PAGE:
First off, the Whopperito (a “burger-burrito mashup” made from…everything that goes into a Whopper, with some minor adjustments) is fucking disgusting. That goes without saying, I know—but it’s fucking disgusting nonetheless. I like fast food. I like Burger King. I even like Whoppers. But the Whopperito is an obvious, obvious cry for attention, and it’s nasty as hell. (Seriously: that thing makes Taco Bell seem like fine dining. It’s horrifying.)

How do I know? Because I’ve tried it. I know it’s bad because I’ve paid to eat it—because Burger King owns me, my soul, and my wallet, and because I’m powerless in the face of advertising of any sort, it seems. Sure, I ate it ironically—all I’d wanted was to laugh at the thing. And I did. But in that situation, who’s the winner? It certainly wasn’t me, belly full of Whopperito, money lining The Burger King’s pockets. It’s Burger King. The winner’s always Burger King. So much for ironic transcendence.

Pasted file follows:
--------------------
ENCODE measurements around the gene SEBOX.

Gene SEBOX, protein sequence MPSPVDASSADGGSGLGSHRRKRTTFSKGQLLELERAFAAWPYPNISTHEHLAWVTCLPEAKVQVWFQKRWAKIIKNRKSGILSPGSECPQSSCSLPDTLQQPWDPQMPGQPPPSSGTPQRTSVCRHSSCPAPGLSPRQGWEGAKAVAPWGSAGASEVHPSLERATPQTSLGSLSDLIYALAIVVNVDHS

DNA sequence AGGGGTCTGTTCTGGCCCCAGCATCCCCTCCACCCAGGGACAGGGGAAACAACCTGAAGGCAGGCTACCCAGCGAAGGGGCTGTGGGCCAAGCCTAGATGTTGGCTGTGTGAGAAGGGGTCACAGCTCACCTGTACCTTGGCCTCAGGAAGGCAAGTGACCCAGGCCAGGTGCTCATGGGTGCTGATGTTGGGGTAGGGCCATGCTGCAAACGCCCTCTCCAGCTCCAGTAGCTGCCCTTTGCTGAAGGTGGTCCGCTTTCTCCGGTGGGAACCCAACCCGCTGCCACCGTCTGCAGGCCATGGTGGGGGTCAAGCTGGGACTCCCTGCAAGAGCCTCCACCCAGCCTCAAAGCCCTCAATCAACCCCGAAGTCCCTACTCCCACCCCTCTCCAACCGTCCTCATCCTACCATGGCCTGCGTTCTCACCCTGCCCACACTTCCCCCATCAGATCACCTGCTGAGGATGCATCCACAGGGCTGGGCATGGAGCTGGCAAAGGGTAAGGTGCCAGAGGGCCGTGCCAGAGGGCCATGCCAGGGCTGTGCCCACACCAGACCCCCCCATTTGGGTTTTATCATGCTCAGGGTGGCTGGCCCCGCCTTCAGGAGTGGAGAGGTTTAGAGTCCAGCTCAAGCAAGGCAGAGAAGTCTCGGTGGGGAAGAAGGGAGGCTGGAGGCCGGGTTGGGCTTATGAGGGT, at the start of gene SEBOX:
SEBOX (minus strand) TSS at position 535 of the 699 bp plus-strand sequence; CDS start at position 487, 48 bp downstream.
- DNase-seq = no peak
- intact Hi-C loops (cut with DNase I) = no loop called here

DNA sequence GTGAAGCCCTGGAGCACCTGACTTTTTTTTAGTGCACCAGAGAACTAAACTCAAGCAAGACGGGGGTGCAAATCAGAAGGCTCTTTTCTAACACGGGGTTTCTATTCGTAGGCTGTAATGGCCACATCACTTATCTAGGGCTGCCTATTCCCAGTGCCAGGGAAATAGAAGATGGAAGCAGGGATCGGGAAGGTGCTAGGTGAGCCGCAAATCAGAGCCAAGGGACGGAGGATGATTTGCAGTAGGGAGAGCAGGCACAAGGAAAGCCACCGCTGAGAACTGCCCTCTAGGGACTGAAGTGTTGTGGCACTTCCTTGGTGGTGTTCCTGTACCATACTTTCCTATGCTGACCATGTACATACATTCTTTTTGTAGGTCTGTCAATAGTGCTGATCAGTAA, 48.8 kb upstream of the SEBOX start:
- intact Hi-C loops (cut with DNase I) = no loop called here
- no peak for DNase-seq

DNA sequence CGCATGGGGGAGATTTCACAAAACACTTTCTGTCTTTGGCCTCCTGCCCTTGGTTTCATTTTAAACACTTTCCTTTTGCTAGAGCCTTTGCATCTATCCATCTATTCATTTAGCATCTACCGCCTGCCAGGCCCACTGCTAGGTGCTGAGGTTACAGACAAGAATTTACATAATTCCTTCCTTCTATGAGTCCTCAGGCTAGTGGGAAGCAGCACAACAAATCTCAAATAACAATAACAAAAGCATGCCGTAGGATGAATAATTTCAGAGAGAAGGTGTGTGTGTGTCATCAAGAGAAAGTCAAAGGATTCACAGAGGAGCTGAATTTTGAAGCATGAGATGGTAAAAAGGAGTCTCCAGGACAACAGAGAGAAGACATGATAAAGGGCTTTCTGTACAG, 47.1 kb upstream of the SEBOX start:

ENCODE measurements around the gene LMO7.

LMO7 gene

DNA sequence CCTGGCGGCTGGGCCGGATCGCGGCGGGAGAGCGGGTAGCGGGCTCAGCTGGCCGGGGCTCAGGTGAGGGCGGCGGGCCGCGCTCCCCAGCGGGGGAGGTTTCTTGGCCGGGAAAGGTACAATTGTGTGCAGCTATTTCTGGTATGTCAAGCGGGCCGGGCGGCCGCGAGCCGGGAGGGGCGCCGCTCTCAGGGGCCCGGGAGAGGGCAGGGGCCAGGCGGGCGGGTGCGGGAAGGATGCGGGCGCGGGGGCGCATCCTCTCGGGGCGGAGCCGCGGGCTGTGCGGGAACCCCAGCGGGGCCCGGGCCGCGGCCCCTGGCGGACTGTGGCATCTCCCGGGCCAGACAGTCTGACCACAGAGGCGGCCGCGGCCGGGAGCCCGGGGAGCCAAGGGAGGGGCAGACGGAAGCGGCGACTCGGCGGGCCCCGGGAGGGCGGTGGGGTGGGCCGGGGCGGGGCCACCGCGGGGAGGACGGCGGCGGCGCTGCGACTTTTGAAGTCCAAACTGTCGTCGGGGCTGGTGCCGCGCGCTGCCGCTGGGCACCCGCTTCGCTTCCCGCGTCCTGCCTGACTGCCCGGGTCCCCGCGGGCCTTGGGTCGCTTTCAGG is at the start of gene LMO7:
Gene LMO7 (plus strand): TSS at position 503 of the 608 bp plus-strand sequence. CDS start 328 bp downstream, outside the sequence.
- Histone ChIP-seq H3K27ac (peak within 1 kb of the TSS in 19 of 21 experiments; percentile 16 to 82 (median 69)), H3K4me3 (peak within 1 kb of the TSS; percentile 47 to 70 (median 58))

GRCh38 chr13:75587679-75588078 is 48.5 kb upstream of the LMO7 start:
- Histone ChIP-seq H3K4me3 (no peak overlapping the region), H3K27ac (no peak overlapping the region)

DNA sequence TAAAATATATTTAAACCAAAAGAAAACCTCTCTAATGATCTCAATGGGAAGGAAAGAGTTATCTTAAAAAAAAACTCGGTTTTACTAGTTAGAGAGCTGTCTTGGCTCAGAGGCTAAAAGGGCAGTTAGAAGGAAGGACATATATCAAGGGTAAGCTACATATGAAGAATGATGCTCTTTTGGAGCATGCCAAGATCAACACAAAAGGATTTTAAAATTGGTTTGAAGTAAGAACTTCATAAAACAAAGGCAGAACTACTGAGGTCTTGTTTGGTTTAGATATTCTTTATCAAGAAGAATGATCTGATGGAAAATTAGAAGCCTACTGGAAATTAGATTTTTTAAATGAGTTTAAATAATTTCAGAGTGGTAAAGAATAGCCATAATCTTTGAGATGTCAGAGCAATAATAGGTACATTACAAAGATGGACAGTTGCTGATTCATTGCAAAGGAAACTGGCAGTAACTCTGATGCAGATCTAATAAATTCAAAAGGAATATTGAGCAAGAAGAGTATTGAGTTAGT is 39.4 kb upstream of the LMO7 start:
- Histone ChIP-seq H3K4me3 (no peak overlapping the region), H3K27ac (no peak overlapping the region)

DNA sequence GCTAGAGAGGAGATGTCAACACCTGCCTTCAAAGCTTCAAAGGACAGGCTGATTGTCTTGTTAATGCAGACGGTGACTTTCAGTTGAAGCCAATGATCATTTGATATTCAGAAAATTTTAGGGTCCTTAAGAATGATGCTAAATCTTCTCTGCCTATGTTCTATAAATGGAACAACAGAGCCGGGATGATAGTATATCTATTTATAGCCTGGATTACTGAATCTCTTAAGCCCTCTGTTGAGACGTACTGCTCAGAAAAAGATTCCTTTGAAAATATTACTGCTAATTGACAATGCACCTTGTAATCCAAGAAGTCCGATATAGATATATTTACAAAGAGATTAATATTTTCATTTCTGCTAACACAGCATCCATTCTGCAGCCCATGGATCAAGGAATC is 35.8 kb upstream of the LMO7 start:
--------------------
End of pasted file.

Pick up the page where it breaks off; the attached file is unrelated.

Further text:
Also terrible are the Mac n’ Cheetos: another cry for attention whose transparency has done approximately nothing to keep me away. They’re essentially just breaded bits of mac and cheese that have been coated with Cheetos dust, but they’re way, way more than the sum of their parts. They are so much worse than I ever could’ve imagined—it’s insane. (I haven’t yet tried the Cheetos Chicken Fries, and I’m not exactly planning on it. I’ve been burned, I guess.)